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71% of Indian Organizations Attribute Cyberattacks to Vulnerabilities in Technology Deployed During Pandemic: Tenable

Study reveals 80% of organizations plan to have employees working from home, but security strategies lag behind

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Cyber Exposure company, Tenable, published a global study that revealed 71% of organizations in India attribute recent business-impacting cyberattacks on the remote workforce due to vulnerabilities in technology put in place in response to the pandemic. The data is drawn from its report titled “Beyond Boundaries: The Future of Cybersecurity in the New World of Work.”  The report is based on a commissioned study of more than 1,300 security leaders, business executives and remote employees worldwide, including 92 responses in India, conducted by Forrester Consulting on behalf of Tenable.

The study found a stark contrast between Indian organizations’ plans for a hybrid work model and the reality of securing it.

The media reports that IT/ITES companies in India such as TCS, Infosys, HCL Infosystems, Wipro and others have started calling their workforce back to the office. Some, like TCS, have opted for a permanent hybrid work model.

The Tenable study shows that 80% percent of Indian organizations plan to have employees working from home at least once a week in the next 12-24 months, while 63% plan to make a permanent move to remote work over the next two years.

cyberattacks on remote workforce, TenableSpeaking to CISO MAG, Nathan Wenzler, Tenable Chief Security Strategist, said, “The responses we got from the Indian audience are very much in line with what we saw overall. So, I don’t think we see India as being an outlier. But a huge majority of responses from the Indian audience are going to increase investment in cybersecurity, budgets, resources, and tools. And I might even say that was a higher number than we saw across the rest of the globe.”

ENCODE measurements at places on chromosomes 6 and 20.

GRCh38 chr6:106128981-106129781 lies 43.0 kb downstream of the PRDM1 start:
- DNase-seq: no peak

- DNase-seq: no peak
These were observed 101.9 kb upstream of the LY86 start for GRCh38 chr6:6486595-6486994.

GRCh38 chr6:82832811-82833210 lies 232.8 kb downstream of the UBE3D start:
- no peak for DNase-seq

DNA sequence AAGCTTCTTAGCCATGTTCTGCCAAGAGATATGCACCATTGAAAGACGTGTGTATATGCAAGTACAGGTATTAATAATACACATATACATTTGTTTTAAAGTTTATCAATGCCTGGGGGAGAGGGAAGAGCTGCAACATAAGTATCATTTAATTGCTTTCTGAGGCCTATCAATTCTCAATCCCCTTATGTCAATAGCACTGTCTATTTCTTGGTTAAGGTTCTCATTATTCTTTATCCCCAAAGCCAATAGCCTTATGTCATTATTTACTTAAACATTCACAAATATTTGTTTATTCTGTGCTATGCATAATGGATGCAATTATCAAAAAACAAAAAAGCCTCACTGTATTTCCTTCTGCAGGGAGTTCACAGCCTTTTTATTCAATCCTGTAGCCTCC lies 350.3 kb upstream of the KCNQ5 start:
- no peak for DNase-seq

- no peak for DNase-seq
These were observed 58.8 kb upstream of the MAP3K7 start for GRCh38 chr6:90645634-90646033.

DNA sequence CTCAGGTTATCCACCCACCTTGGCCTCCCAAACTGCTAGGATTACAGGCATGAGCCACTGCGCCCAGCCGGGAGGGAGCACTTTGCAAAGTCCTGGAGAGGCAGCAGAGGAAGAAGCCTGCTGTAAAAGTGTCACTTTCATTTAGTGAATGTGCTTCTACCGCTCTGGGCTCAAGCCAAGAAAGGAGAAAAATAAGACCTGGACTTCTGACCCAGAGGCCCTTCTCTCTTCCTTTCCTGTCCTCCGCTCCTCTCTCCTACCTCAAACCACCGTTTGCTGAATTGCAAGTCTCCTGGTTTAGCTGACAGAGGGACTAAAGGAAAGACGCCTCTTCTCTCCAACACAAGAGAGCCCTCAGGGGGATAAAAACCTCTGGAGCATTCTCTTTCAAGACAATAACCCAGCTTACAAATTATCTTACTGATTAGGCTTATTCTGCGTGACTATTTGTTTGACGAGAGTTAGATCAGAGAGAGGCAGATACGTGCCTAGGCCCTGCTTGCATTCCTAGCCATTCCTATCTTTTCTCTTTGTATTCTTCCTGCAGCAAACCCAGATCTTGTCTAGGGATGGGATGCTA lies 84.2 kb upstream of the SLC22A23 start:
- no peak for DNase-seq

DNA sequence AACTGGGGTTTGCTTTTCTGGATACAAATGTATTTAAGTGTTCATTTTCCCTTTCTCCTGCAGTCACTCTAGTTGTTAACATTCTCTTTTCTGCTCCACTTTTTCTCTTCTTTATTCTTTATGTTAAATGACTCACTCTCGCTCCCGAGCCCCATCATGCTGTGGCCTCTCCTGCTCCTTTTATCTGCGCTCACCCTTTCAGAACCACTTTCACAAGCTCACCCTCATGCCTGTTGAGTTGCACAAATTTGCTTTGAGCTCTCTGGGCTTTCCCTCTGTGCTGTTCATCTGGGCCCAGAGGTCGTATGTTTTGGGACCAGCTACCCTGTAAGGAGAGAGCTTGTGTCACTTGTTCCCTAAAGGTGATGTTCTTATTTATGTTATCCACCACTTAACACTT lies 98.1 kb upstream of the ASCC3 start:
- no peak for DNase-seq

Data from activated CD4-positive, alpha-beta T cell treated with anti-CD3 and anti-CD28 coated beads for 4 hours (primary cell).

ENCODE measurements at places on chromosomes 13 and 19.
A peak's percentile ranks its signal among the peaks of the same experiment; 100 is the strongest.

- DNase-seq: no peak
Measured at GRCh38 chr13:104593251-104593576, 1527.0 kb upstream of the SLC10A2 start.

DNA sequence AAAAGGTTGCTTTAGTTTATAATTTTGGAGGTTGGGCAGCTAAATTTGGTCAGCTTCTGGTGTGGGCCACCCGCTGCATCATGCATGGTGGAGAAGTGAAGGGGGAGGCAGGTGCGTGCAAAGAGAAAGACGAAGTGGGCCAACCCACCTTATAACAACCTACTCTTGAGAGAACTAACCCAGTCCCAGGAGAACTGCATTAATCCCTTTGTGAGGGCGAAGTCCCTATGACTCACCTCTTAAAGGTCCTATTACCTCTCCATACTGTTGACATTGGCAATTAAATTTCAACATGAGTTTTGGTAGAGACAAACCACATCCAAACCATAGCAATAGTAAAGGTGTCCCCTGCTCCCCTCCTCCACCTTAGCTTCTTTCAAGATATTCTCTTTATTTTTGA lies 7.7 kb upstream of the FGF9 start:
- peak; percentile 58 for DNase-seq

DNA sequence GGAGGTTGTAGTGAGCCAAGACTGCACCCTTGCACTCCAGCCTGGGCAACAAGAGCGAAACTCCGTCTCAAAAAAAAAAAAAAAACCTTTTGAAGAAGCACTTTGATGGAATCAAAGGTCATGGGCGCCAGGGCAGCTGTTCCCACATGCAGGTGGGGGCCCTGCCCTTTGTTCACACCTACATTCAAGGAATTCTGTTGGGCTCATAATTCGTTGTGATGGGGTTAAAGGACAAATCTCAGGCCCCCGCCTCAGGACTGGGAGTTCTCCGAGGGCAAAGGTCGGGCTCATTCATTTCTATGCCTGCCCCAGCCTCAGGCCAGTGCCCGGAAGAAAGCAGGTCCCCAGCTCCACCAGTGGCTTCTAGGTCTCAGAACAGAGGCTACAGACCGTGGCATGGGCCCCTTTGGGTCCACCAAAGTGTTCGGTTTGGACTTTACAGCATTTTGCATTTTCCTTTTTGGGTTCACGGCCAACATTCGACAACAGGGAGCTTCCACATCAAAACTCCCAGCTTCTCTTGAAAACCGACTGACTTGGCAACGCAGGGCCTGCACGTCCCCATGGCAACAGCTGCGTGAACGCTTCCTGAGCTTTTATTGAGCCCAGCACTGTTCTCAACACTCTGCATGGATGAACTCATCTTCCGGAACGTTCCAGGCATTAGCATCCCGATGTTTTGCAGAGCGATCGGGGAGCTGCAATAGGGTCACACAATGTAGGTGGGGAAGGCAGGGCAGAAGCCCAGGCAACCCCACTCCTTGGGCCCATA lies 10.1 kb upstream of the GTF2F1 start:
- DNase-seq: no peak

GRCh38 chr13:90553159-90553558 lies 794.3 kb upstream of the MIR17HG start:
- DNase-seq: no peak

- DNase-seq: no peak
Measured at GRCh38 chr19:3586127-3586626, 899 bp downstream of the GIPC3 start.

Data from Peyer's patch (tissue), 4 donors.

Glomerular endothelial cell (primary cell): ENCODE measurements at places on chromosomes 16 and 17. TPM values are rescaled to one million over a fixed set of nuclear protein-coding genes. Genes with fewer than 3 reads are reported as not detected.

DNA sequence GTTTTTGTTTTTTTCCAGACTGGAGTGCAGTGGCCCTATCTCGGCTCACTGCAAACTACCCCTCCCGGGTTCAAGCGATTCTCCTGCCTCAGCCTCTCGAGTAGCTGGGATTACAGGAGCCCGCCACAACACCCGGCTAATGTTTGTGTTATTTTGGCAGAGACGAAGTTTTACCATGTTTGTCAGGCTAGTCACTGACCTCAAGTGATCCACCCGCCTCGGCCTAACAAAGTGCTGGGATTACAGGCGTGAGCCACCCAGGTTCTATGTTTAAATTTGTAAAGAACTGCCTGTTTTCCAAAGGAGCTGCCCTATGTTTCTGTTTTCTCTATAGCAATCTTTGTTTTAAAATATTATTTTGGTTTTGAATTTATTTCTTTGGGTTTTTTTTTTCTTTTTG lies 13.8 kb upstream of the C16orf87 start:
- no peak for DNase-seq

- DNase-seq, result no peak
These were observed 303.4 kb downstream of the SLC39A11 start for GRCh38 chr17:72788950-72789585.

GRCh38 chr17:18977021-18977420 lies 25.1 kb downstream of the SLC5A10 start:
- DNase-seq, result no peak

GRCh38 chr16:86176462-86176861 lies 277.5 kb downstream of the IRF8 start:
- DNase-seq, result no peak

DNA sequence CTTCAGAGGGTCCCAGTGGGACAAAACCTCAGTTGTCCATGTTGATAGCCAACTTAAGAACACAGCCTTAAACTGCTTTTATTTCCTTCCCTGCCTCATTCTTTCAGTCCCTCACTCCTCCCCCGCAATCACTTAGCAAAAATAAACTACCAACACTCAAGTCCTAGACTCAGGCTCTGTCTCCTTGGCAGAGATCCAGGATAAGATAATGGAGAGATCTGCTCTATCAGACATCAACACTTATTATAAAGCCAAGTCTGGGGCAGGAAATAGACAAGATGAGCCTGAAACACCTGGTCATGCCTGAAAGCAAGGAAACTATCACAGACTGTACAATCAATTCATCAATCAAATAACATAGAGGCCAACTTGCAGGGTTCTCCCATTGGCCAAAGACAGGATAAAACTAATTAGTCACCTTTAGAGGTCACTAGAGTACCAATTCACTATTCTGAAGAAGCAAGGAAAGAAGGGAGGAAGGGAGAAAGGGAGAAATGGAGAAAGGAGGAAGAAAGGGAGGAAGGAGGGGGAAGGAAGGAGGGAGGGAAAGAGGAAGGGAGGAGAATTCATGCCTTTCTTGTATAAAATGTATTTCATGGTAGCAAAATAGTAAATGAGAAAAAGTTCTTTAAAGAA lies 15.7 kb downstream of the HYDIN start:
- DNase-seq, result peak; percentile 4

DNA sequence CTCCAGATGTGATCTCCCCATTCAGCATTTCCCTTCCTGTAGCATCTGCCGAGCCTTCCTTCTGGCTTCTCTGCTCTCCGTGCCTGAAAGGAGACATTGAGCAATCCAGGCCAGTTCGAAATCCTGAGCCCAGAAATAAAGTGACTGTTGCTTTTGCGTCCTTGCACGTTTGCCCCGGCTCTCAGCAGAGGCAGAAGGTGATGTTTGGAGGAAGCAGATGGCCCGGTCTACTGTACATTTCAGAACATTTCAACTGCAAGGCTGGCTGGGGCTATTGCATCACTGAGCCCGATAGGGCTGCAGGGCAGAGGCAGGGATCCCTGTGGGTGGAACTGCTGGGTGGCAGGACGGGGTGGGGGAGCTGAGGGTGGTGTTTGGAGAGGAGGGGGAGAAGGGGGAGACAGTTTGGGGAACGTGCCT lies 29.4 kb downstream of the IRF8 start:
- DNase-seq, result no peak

Remote Workforce Poses New Security Challenges

The Tenable study points out that an alarming 53% of security and business leaders expressed concerns that their organizations are only somewhat or not prepared at all to secure their workforce strategy.

Specific challenges about supporting a remote workforce include the lack of employee awareness to secure home networks and personal devices (53%) and visibility into employee security practices (56%). To further compound matters, a meagre 29% felt that they have enough staff to adequately monitor the attack surface. It’s clear that organizations need to eliminate blind spots by shoring up their defenses to support the next phase of their workforce model.

“One of the things that the pandemic and remote workforce really revealed is that organizations struggle with two things: visibility and all their assets. Assets is not just your servers and workstations, but your IoT devices, your operational technology, your web applications. They don’t have good visibility into what they have. And they don’t respond quickly when those environments change,” said Wenzler.

Impact of an Atomized Attack Surface

The study also found that the fast deployment of new technologies to facilitate remote work heightened the level of risk for Indian businesses. In the past year, a staggering 88% of Indian organizations experienced a business-impacting cyberattack, with 56% of respondents indicating that the attacks targeted remote workers. It is no surprise that, as organizations adopted new technologies to embrace remote work, their software supply chain expanded. Sixty-three percent of security leaders attributed recent attacks to a third-party software vendor compromise – underscoring the need for greater visibility into the atomized attack surface.

cyberattacks on remote workforce, Tenable“The future of work is without perimeters and organizations must be prepared to secure their new reality,” said Kartik Shahani, country manager at Tenable India. “It’s more important than ever for business and security leaders to lock arms and weave cybersecurity into the fabric of their organizations’ digital infrastructure. Organizations must rethink their approach to understanding and managing cyber risk in the new world of work.”

Hybrid work models and a digital-first economy have brought cybersecurity front and center as a critical investment that can make or break short- and long-term business strategies. To address this demand, Indian security leaders plan to increase cybersecurity investments in vulnerability management (92%), cloud infrastructure and platforms (84%) and identity access management (66%).

To read the full study, visit: here